The Withdrawal Bill proposes to take a snapshot of all law currently in force at 11.59 on 29 March. This explicitly excludes these 2020 and 2022 provisions. Taking the Bill at its word then, the MDR/IVDR will both be and not be transcribed into UK law.

More assurances, please

Some attempts have been made to provide certainty. The Under-Secretary for the Department of Health and the MHRA have both given assurances that the UK will follow the MDR and IVDR. However, the advice from the former seems to miss the nuances of implementation periods and the Withdrawal Bill, Lord O’Shaughnessy has said:

“Elements of the new regulations have been applied directly in UK law since May, meaning devices can now be legally placed on the market if they are in conformity with the new regulations… As it stands, the EU (Withdrawal) Bill would maintain this position beyond March 2019”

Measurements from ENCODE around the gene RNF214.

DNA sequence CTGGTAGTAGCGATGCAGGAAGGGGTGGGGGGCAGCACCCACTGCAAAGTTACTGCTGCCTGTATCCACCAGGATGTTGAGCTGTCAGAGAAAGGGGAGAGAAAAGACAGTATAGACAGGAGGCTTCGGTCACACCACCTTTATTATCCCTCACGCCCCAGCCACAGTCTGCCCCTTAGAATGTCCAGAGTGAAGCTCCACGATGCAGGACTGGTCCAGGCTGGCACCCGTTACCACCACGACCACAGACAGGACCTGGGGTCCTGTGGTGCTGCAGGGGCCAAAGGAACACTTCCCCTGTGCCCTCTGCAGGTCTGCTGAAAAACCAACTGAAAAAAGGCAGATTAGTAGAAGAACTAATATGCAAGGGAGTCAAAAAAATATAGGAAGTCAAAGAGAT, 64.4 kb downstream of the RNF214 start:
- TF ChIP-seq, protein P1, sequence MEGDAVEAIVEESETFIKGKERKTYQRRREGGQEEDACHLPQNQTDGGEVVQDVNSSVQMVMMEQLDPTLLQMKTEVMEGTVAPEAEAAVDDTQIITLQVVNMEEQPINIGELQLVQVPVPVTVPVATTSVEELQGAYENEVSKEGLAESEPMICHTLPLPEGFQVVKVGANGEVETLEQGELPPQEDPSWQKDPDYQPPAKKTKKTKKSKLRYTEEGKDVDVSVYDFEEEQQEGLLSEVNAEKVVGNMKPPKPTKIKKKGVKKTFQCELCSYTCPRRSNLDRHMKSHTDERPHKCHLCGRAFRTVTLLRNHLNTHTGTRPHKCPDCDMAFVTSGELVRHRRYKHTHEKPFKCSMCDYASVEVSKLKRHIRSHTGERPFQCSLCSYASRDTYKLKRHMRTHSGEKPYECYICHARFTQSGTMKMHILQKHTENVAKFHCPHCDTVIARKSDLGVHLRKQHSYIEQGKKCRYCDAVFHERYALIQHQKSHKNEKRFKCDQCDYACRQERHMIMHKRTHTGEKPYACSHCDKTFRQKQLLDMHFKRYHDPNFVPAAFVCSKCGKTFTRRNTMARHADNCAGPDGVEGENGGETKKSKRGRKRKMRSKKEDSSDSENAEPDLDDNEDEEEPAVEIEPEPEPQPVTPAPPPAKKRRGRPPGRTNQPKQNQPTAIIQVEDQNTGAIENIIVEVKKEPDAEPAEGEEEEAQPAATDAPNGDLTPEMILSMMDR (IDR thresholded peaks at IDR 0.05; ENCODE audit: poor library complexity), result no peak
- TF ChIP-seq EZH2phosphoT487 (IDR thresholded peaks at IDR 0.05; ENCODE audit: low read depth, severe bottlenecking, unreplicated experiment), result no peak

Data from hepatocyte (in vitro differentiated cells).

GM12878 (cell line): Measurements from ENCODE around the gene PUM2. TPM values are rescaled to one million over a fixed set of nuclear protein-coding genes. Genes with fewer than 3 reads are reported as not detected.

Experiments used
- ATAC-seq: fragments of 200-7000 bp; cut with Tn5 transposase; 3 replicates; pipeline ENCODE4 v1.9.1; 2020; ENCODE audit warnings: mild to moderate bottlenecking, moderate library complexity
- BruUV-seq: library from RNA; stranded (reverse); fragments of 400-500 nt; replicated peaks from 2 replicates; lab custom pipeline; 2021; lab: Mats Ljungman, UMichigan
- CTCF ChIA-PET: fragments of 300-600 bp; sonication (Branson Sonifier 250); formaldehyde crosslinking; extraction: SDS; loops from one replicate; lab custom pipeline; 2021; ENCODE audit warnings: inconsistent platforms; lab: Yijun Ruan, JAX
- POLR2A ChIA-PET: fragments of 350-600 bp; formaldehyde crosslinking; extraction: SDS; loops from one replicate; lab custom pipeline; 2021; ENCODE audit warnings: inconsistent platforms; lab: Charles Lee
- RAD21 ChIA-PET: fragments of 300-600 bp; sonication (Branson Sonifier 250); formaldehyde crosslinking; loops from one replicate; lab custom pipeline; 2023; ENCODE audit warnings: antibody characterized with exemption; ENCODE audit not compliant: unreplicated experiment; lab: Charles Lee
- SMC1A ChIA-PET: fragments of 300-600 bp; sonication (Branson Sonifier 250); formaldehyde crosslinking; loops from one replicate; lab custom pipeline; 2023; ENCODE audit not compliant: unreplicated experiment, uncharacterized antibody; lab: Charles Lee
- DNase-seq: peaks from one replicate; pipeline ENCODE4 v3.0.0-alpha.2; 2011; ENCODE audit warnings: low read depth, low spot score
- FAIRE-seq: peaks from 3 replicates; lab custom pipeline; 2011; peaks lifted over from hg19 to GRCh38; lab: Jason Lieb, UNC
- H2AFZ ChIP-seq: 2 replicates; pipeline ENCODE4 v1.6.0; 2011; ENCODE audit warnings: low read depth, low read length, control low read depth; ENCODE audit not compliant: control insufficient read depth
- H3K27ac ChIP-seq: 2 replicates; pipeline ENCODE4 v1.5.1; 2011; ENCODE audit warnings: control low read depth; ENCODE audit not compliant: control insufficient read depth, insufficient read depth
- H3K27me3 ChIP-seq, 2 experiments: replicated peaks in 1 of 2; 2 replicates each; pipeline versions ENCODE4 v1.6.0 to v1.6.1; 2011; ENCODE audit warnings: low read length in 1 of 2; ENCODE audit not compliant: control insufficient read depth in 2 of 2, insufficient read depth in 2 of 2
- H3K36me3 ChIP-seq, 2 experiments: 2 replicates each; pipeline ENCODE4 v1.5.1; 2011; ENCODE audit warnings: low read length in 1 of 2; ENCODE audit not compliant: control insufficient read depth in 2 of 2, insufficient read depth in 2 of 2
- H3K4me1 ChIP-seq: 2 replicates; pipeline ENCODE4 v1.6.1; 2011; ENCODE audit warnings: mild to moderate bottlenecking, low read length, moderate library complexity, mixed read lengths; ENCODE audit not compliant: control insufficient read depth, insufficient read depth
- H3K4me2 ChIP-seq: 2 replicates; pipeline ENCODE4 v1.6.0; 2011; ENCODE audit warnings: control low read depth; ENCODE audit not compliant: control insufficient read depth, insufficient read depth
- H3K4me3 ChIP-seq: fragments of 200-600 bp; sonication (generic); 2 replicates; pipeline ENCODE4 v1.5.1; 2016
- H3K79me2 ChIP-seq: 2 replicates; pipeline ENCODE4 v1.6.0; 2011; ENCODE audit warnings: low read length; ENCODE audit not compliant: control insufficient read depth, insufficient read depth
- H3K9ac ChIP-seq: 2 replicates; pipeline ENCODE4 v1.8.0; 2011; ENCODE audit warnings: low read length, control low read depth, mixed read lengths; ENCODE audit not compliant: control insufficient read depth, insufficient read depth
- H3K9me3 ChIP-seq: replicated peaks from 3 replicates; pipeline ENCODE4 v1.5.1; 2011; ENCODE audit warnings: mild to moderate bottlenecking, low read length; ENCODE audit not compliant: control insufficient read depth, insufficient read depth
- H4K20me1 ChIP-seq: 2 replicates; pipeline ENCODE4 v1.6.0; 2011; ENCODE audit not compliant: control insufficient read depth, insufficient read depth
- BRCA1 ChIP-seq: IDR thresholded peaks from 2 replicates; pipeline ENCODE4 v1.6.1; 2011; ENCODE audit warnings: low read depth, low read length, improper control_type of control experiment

While these assurances are most welcome, it is important that further clarity is provided for the 2020 and 2022 provisions not covered by the Withdrawal Bill. It is this uncertainty that is likely to hamper efforts to comply with the MDR/IVDR and sell to Europe. It is these articles that call into question how medical devices will be regulated post-Brexit.

In a nutshell, recognition and explicit assurances need to be given regarding the articles of the MDR/IVDR not covered by the Withdrawal Bill. Lord O’Shaughnessy’s comments are a good start. It is hoped that his peers echo and provide further details before MDR/IVDR compliance begins in earnest. After all, hell is truth seen too late.

PHG Foundation's legal and regulatory specialists offer consultancy and advice to bioscience companies  to help you navigate the maze of regulation, pre- and post-Brexit. 

If you would like to discuss your requirements in confidence, please contact Dr John Chevers